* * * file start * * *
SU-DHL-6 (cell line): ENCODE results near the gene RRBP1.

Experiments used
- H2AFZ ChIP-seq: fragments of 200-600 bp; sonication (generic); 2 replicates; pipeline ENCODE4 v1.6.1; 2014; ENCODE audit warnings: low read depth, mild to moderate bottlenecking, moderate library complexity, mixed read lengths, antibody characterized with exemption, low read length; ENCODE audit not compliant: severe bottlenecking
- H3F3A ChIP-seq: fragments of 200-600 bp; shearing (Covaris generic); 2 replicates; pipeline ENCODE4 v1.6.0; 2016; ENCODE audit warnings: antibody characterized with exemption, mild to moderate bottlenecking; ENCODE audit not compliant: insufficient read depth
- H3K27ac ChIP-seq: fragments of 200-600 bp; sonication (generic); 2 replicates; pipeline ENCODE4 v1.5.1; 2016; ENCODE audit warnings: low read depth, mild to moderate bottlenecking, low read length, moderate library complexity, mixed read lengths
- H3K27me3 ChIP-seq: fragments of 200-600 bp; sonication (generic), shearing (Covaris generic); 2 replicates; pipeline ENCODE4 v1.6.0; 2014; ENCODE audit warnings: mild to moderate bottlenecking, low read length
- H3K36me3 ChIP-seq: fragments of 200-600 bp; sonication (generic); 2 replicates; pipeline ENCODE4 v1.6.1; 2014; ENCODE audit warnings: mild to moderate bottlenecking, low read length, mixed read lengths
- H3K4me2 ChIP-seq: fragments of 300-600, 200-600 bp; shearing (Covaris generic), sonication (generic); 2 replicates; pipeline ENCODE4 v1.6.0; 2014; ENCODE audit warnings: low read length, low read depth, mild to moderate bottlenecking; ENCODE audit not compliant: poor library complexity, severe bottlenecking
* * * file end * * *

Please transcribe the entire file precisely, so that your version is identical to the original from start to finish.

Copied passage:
SU-DHL-6 (cell line): ENCODE results near the gene RRBP1.

Experiments used
- H2AFZ ChIP-seq: fragments of 200-600 bp; sonication (generic); 2 replicates; pipeline ENCODE4 v1.6.1; 2014; ENCODE audit warnings: low read depth, mild to moderate bottlenecking, moderate library complexity, mixed read lengths, antibody characterized with exemption, low read length; ENCODE audit not compliant: severe bottlenecking
- H3F3A ChIP-seq: fragments of 200-600 bp; shearing (Covaris generic); 2 replicates; pipeline ENCODE4 v1.6.0; 2016; ENCODE audit warnings: antibody characterized with exemption, mild to moderate bottlenecking; ENCODE audit not compliant: insufficient read depth
- H3K27ac ChIP-seq: fragments of 200-600 bp; sonication (generic); 2 replicates; pipeline ENCODE4 v1.5.1; 2016; ENCODE audit warnings: low read depth, mild to moderate bottlenecking, low read length, moderate library complexity, mixed read lengths
- H3K27me3 ChIP-seq: fragments of 200-600 bp; sonication (generic), shearing (Covaris generic); 2 replicates; pipeline ENCODE4 v1.6.0; 2014; ENCODE audit warnings: mild to moderate bottlenecking, low read length
- H3K36me3 ChIP-seq: fragments of 200-600 bp; sonication (generic); 2 replicates; pipeline ENCODE4 v1.6.1; 2014; ENCODE audit warnings: mild to moderate bottlenecking, low read length, mixed read lengths
- H3K4me2 ChIP-seq: fragments of 300-600, 200-600 bp; shearing (Covaris generic), sonication (generic); 2 replicates; pipeline ENCODE4 v1.6.0; 2014; ENCODE audit warnings: low read length, low read depth, mild to moderate bottlenecking; ENCODE audit not compliant: poor library complexity, severe bottlenecking